The controversy over the Charter of Quebec Values got me interested in where Quebec stands as a secular society in comparison to other societies, including the rest of Canada.
STRICT SEPARATION OF CHURCH AND STATE
- Historical: The Wars of Religion (1648) prompted European states to recognize the need for a public domain regulated by non-clerical rules. The French Revolution (1789) saw the creation of the First Republic with all individuals as equal citizens under the law. The Civic Code of 1805 established the supremacy of the republic and state law; and the 1905 Law on the Separation of Church and State institutionalized the policy of state secularism in France.
- French Constitution (1958): “France is an indivisible, secular, democratic and social republic”: religion is a private matter; the public domain is governed by the idea of republic citizenship and by an active state implementing the separation of religion from public citizenship
- Law: law banning headscarves and conspicuous religious symbols (2004).
- Historical: the Turkish defeat in World War I and the break-up of the empire (plus the cooperation between the Caliph and the allied powers) saw the Turkish political establishment reject the caliphate and a religious state; Kemal Ataturk westernized Turkish political and legal system (including the French model of secularism)
- Turkish Republic and Nation: indivisible, secular with “active neutrality” of state (the Islamic religion is regulated by the state)
- Law: in June 2008, Turkey’s Constitutional Court annulled the Parliament’s proposed amendment to lift the ban on headscarves, ruling that such an amendment violated the founding principles of the Turkish Constitution.
- Historical: Traditional Roman-Catholic society became increasingly secularized during the Quiet Revolution of 1960s onwards; ongoing movement to preserve distinctiveness of Quebec culture in Canada;
- Law/Politics: 1977, Charter of the French Language (French as only official language of province);1982, Quebec only province not to assent to patriation of Canadian Constitution; National Assembly (Quebec) vote that people of Quebec form a nation (2003); 2013, Quebec Charter = bid for “distinctive” society and society?
The “democratic” (rather than ‘republican’) model of secularism prevails in European protestant countries. Protestantism itself began as a dissident movement, giving rise to other dissident sects. The resulting dissidence among different groups in these countries forced the state to eventually tolerate those differences, rather than in France where the struggle between an all-powerful church and the state resulted in the state victorious and an ensuing tradition of anti-clericalism.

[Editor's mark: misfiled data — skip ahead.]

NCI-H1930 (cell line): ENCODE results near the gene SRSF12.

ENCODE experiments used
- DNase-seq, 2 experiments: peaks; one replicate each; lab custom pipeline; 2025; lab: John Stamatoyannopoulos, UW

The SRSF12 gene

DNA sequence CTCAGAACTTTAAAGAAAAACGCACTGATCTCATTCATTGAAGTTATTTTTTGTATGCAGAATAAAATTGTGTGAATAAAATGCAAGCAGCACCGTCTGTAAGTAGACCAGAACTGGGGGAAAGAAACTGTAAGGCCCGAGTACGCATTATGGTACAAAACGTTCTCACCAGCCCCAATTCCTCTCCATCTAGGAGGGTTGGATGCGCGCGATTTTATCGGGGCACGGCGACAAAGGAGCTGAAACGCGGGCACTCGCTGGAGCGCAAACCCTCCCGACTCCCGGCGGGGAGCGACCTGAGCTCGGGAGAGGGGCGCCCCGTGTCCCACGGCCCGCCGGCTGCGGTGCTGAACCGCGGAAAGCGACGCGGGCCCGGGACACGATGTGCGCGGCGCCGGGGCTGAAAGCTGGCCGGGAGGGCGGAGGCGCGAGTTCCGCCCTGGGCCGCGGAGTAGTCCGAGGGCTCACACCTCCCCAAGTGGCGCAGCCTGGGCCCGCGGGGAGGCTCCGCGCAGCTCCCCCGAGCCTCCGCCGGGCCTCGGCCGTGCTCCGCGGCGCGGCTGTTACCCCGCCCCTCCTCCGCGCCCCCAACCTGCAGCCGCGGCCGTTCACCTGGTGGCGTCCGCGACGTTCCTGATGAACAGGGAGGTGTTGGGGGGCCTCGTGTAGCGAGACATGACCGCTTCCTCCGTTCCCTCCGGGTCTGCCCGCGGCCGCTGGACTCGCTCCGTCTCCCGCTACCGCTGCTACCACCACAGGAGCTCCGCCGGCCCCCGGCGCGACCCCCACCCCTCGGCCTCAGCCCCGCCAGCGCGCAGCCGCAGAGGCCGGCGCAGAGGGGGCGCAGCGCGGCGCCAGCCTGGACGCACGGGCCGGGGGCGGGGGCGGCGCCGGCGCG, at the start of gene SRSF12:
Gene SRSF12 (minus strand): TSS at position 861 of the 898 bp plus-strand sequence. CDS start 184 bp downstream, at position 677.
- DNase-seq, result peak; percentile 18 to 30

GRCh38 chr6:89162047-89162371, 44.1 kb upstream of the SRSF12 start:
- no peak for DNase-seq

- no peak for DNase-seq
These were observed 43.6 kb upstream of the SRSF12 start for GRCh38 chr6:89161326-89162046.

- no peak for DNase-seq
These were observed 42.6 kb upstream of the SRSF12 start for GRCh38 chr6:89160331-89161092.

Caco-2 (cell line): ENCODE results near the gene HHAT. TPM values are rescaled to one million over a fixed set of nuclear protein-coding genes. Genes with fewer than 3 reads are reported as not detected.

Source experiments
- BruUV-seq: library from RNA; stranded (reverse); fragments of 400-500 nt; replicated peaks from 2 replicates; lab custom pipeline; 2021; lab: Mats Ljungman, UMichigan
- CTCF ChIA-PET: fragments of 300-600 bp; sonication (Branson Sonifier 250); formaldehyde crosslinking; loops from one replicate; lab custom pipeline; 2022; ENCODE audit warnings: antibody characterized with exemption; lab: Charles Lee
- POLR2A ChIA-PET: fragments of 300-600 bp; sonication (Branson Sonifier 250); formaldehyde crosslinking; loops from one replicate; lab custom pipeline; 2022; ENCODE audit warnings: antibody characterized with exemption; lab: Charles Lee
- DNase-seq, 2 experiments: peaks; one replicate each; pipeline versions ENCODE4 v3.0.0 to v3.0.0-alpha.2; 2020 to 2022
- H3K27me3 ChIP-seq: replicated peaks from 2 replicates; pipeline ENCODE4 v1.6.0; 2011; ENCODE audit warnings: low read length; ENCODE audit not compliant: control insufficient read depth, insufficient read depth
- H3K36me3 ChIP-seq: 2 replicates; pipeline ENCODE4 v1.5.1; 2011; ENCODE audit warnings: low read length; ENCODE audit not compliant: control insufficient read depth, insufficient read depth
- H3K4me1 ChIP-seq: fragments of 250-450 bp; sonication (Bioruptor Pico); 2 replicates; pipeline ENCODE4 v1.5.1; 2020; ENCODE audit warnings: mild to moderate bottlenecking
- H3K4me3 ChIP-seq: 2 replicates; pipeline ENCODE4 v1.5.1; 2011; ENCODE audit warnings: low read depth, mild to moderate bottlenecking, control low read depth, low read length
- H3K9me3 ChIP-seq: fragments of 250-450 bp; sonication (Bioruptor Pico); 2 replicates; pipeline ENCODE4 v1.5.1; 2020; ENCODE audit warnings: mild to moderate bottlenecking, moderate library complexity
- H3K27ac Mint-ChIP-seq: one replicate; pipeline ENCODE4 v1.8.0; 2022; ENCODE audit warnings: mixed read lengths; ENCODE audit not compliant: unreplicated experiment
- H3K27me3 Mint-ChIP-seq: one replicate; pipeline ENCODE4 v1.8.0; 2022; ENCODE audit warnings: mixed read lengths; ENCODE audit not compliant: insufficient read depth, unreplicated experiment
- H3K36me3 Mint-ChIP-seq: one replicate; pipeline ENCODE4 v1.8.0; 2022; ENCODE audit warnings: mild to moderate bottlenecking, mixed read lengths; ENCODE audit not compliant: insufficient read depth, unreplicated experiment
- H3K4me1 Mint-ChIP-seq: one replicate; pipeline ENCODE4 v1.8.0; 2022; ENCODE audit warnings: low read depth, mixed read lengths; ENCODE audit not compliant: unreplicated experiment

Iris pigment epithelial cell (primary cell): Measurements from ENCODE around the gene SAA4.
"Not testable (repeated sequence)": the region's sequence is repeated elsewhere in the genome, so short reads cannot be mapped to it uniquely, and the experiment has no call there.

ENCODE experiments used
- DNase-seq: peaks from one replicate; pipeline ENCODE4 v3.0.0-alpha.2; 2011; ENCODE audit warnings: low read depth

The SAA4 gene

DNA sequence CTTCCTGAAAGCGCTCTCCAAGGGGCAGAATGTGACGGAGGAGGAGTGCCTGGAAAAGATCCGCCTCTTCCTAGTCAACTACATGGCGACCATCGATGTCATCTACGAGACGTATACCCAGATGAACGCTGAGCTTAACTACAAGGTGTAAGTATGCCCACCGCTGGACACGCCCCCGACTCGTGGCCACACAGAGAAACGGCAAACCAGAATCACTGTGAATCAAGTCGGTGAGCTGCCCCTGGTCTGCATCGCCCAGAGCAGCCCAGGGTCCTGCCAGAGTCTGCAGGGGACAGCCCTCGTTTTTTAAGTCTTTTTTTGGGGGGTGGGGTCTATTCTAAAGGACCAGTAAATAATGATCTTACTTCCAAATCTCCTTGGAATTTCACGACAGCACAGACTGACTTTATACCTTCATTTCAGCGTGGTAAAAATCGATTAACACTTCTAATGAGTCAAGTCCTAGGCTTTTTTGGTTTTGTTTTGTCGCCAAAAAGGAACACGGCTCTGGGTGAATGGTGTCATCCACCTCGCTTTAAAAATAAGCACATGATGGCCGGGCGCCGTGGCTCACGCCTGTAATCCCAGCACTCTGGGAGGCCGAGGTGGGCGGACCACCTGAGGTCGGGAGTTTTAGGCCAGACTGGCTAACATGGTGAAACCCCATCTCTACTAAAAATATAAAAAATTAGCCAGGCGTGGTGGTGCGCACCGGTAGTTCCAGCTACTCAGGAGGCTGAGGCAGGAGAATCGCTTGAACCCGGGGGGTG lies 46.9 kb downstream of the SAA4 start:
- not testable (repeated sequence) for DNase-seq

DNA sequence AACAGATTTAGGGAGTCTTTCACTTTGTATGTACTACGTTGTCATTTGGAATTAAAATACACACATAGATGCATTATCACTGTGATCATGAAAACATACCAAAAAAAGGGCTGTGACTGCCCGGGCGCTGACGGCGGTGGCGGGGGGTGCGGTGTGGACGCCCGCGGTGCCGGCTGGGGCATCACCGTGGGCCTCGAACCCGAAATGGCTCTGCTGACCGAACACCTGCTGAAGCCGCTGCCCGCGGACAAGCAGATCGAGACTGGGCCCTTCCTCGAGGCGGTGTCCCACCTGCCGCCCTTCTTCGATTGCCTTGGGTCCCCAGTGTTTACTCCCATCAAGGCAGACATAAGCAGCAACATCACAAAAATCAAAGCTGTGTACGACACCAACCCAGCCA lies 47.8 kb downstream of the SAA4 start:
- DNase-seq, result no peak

- Historical: The United States established a secular state with no hostility toward religion; there has been a history of good relationships between church and the state;
- First Amendment: no official religion and no prohibition of free exercise of religion;
- Symbolic and ceremonial use of Christianity (in God we Trust); religious customs (use of bible) in courts and oath of President (not law).
- Historical: Official religion remains the Church of England use of Christian symbolism associated with the Monarchy; otherwise, a highly and increasingly secular society since World War II;
- Multi-religious with an ongoing controversy regarding multiculturalism as policy (teaching of religions in school, recognition of Sikh kirpans in public places, establishment of Shariah Courts).
- Historical: Canada’s official recognition for two languages and “founding” nations has been accompanied by an increasing recognition of rights of Aboriginals and minority groups since the 1970s.
- Law: Official policy of multiculturalism in Canadian Charter of Rights and Freedoms (1982) and Canadian Multiculturalism Act (1988) including minorities’ rights to enjoy own cultures; religious freedoms and (equality) rights are subject to the limits justified in “free and democratic society.”
OFFICIALLY NEUTRAL STATE + ACCEPTANCE OF RELIGIOUS PLURALISM
- Historical: India is a multi-religious society where all religions continue to be practiced in their traditional form. The Partition of 1947 helped encourage the rise of a secular state which sought to protect the rights of the minorities while proclaiming no official religion
- State maintains a “principled distance” from religion (Bhargava): the Indian Constitution allows freedom of religion subject to health (harmful religious practices), law and order; religious pluralism and equality of all religions.
- Law: recognition of separate personal laws for religious groups; no uniform civil code (1985 Shah Bano case);
Rajeev Bhargava (ed.), Secularism and Its Critics (Oxford University Press, Oxford: 1998).
Charles Taylor, “Modes of Secularism,” in Secularism and its Critics, 31-53.
Jean Bauberot, “The Two Thresholds of Laicization,” in Secularism and its Critics, 94-136.
D.E. Smith, “India as a Secular State,” in Secularism and its Critics, 177-233.
Rajeev Bhargava, “What is Secularism For?” in Secularism and its Critics, 486-542.
Written by Randeep Singh